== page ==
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Everyone knows that cable subscription pricing has blown through the roof. US cable companies, led by Comcast, are all set to start increasing broadband prices dramatically, with price hikes of double current rates expected in the near future.
That’s the conclusion of New Street Research and analyst Jonathan Chaplin. He concedes that the previously torrid pace of cable broadband marketshare growth has slowed in recent quarters, due to factors outside of cable provider’s control.
“We have argued that broadband is underpriced, given that pricing has barely increased over the past decade while broadband utility has exploded,” New Street’s report said. “Our analysis suggested a ‘utility-adjusted’ average revenue per user (ARPU) target of ~$90. Comcast recently increased standalone broadband to $90 (including modem), paving the way for faster growth as the mix shifts in favor of broadband-only households. Charter will likely follow, once they are through the integration of Time Warner Cable.” Those increases could be as much as double the current price, New Street notes.
Please note that the ~$90 average cost is for cable Internet access only, and not the added services of phone and TV.
The read-between-the-lines conclusion here is that cable companies will start leaning more heavily on broadband as a revenue generator, as cable triple-play packages start to decline — something’s that’s happening faster than expected with every passing year. As people start eyeing internet-only cable packages combined with a live streaming service for TV, the cable companies can cut the price of the cable bundle to appear competitive with streaming services, but raise broadband pricing as a stand-alone service to compensate.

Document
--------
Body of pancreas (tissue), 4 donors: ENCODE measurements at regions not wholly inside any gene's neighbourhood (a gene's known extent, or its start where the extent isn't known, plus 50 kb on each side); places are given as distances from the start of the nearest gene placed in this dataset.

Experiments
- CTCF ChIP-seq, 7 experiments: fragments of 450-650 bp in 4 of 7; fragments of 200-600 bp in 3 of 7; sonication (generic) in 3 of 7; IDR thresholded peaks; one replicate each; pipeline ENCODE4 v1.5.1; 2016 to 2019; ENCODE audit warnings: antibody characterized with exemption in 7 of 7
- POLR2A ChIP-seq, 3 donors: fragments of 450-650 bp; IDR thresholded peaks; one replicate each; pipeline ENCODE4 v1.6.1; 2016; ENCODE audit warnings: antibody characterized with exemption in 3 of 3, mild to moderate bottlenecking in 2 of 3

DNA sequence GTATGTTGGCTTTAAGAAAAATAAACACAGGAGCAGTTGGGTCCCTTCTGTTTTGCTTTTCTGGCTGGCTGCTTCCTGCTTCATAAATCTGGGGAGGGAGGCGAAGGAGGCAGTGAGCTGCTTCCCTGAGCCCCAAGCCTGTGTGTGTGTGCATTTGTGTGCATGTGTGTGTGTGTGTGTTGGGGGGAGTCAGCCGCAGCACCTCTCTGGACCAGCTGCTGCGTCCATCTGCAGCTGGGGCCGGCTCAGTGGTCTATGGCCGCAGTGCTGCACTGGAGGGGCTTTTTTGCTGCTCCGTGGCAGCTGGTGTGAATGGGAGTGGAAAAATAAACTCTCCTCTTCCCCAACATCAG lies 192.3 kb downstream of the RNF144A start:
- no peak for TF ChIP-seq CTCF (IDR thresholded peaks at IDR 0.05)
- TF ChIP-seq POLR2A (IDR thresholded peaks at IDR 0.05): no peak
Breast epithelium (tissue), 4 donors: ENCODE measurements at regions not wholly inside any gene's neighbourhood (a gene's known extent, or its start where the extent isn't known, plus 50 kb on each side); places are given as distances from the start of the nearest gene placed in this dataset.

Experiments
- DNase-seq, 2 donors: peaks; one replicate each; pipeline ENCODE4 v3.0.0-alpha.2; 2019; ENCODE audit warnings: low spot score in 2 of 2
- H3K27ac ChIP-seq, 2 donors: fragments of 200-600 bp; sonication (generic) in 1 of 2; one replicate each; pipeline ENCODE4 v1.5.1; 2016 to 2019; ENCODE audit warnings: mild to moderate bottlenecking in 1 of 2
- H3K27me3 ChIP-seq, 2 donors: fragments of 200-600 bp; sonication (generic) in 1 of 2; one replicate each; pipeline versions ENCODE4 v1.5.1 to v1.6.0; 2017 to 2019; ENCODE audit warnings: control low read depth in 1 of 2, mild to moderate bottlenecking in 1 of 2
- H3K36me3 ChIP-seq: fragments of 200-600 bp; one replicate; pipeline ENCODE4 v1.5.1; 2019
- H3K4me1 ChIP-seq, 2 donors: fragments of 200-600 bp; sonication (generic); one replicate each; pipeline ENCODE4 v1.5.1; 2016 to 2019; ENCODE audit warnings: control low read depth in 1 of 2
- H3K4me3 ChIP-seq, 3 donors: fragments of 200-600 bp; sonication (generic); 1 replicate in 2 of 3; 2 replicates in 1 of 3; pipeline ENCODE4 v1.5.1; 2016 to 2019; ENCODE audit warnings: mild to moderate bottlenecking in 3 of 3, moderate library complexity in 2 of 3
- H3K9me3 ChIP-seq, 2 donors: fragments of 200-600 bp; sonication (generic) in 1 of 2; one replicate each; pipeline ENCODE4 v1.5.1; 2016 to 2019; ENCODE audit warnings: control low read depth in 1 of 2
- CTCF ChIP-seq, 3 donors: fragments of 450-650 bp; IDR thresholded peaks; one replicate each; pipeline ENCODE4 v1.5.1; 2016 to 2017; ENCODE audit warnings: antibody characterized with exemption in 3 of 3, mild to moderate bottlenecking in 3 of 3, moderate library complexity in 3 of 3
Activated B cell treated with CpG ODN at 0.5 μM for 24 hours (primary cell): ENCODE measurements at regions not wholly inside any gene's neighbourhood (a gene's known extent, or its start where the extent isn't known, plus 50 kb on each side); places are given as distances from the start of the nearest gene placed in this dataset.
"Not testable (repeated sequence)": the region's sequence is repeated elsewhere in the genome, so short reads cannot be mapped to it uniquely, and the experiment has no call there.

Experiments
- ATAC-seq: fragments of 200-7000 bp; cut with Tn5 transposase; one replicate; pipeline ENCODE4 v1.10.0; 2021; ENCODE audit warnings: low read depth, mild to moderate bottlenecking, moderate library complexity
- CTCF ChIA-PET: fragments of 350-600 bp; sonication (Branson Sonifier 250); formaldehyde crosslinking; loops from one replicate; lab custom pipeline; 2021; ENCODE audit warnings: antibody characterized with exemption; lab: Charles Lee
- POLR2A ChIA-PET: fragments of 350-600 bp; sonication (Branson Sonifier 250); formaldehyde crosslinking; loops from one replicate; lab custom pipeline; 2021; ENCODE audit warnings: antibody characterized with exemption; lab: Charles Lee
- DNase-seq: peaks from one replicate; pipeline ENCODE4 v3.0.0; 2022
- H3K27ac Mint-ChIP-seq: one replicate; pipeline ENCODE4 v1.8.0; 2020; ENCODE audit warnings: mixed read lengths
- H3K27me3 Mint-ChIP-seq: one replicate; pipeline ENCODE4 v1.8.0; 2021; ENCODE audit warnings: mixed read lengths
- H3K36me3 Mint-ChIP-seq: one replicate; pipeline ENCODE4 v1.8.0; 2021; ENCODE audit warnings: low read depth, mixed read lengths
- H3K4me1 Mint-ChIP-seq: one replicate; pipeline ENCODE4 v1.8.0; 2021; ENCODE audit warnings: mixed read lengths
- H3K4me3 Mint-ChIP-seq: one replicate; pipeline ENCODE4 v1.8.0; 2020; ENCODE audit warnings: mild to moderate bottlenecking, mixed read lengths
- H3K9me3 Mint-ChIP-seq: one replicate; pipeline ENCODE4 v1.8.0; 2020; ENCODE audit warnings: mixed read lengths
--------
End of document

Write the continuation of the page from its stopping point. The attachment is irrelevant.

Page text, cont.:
Meanwhile, the firm contends that cable is better insulated from the current cord-cutting trend than most.
“The traditional pay-TV market saw the worst loss of subscribers on record this quarter. We don’t expect this trend to change anytime soon; however, we think cable could be somewhat insulated because: 1) we the loss from subscribers dropping pay-TV is generally recovered through higher broadband Internet pricing; 2) there is minimal cost for us to increase Internet delivery speed while the potential increase for billing that service will be significant.”
The sad truth is that due to municipal franchise agreements, only one in five Americans actually has a choice of provider for high-speed broadband, so if you want internet at home, you’re going to have to pay more for it. Cable companies will likely justify price increases by citing the cost of new investment in their networks. This is true in some sense, but only if the infrastructure is upgraded to optic fiber rather than an expansion of the 30-year-old cable system.
Running fiber (or experimenting with fixed wireless installs) is expensive and time-consuming, but it’s also a gradual process that networks will profit from for decades. As New Street’s report shows, price increases right now are happening because they can, not because they have to — and there’s nothing you can do about it.
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